There’s no denying that Australia’s weather is whacked, thanks to its vast land area. One area region can bescorching hot while the other can be refreshingly cold. That’s where this country’s beauty resides too. The Land Down Under just has that pull on everyone.
Here’s a couple of reasons why you should visit the Australia during winter.
Bearable winter wonderland. As said above, the cold here is refreshingly cold – not hell cold. For the most part, Australia is a warm place, even during the coldest times only bottoming out in Sydney are around 10 degrees Celsius or 50 degrees Fahrenheit. Northern areas are even warmer, where it mostly gets less humid and rain becomes scarcer. Manly Beach starts pulling in swimmers and surfers, catching waves throughout the chilly day.
Awesome festivals.The greatest festival here is VIVID Sydney, where you’ll see some of the largest party lights, rave music, and ideas in the South Hemisphere. The festival takes place in late May or early June every year. It features nightly light shows and fascinating art installations, live music, LED-installed boats cruising the harbour, conferences, plus the legendary Opera House is lighted with awesome 3D projections! The catch? None! All of these are free.
Other great festivals include Film and Winter Festivals in June and July. The August Amhem Land’s Garma Festivals provide the Aboriginal culture with its due. The ridiculous Beer Can Regatta is hosted by the Ever-interesting Darwin in early July. Katoomba also celebrates Christmas in July during the Yulefest.
Sports activities. Winter is still warm enough to try winter activities that Australia is known for, including swimming, surfing, and snorkelling the Great Barrier Reef. Australia also has fantastic winter activities for winter fans out there. Simply go to top resorts like Mt. Perisher and Buller for your dose of pure white snow and exhilaration.
Go whale watching. Southern Hemisphere whales, unlike Northern Hemisphere whales,startmigrating north for the winter, passing different many parts of Australia during the breeding season. The whale watching time of the year kicks off in May in both Tasmania and New South Wales, and in June in Queensland
Affordable winter spree.Still looking for another great reason to head to Australia during the winter? It’s good even if you’re on a shoestring budget since “off” season usually leads to better deals from June to August, add this to less crowded roads and beaches and you have a cool adventure ahead of you.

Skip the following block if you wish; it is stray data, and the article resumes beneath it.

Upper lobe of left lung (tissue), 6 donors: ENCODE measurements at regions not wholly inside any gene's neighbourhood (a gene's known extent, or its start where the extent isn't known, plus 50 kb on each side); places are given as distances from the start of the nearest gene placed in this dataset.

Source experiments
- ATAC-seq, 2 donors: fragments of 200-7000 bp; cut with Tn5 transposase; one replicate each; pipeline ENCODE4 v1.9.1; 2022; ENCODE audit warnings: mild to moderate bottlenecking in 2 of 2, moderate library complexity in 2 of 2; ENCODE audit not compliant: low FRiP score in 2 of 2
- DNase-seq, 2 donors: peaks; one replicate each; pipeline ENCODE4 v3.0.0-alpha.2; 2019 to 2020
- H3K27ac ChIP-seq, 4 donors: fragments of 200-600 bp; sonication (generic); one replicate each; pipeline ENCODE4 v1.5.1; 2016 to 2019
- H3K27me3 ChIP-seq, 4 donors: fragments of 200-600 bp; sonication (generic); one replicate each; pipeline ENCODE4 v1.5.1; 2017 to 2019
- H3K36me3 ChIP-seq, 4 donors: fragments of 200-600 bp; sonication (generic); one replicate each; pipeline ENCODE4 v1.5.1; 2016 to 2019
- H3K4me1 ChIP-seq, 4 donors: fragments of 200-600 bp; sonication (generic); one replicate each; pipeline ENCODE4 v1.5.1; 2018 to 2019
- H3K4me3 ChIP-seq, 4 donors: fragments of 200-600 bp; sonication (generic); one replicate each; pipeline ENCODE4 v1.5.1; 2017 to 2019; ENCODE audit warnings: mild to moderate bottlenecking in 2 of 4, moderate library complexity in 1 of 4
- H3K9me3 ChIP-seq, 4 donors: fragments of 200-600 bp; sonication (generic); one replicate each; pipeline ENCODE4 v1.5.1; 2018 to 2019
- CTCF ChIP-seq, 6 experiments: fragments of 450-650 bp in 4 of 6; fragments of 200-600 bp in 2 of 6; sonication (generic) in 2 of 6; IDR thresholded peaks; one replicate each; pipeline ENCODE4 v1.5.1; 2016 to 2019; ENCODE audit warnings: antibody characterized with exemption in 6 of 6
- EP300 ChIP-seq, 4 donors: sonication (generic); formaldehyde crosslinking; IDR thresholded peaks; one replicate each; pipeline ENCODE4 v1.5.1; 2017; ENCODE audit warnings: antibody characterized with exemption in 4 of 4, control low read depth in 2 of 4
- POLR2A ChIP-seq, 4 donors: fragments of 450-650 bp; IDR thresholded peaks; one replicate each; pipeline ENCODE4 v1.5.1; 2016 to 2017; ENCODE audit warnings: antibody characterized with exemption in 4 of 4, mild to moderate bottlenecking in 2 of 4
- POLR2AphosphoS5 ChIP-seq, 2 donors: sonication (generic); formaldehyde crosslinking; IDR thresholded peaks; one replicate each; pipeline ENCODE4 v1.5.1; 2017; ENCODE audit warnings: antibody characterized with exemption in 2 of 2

If you’re having a road trip, then Australia’s Outback centreis also fantastic to see during the winter months. Rent a camper van with your travel buddies and take a major league road trip from tropical Darwin to Uluru (Ayer’s Rock), which is the closest you can get to driving on the moon’s surface here on Earth.
Queensland Police Commissioner Ian Stewart said the storm’s slow speed had created a “battering ram effect”, adding: “We are going to get lots of reports of damage, and sadly I think we will also receive reports of injuries, if not death.”
Queensland Premier Annastacia Palaszczuk said assessing damage was difficult because communities had been cut off from power and phone reception.
Electricity providers said it was not known when power would be restored to houses.
Australian authorities warned people to stay indoors until it was safe to go outside.
Category 3 Cyclone Ita has hit northern Queensland in Australia with “very destructive” winds of more than 140 mph.
The storm is crossing the coast near Cape Flattery and will head south-south-west overnight, Australia’s Bureau of Meteorology (BOM) said.
Residents in low-lying areas have been warned to prepare for damaging waves, strong currents and flooding.
It is the strongest storm to hit since Cyclone Yasi, which struck in 2011.
Previously classed as a category-five storm, it was downgraded by the BOM at 17:51 local time to category four, then category three when it hit the Cape York Peninsula.
Category 3 Cyclone Ita has hit northern Queensland in Australia with “very destructive” winds of more than 140 mph (photo ABC)
However, the BOM warned it was still carrying “very destructive winds” of 140 mph.
In its bulletin at 23:00 local time, BOM said the storm was estimated to be 30 miles north of Cooktown and 135 miles north-north-west of Cairns.
Residents in coastal areas were also warned to expect a “dangerous storm tide overnight” and rising sea levels that could flood low-lying areas.
“People living in areas likely to be affected by this flooding should take measures to protect their property as much as possible and be prepared to follow instructions regarding evacuation of the area,” BOM said in its advisory.
Residents in the cyclone’s path – between Cape Melville and Cooktown – should “stay calm and remain in a secure shelter”, it added.
The Cape York peninsula is sparsely populated, with residents concentrated in a number of towns.
A cyclone warning is in place in coastal areas including Cooktown, Cape Melville, Port Douglas and Cairns, and several inland areas.
Cooktown Mayor Peter Scott said in quotes carried by ABC that around 350 people were in the town’s cyclone shelter.
Cyclone Ita brought torrential rain to the Solomon Islands late last week, causing flash floods that left at least 21 people dead.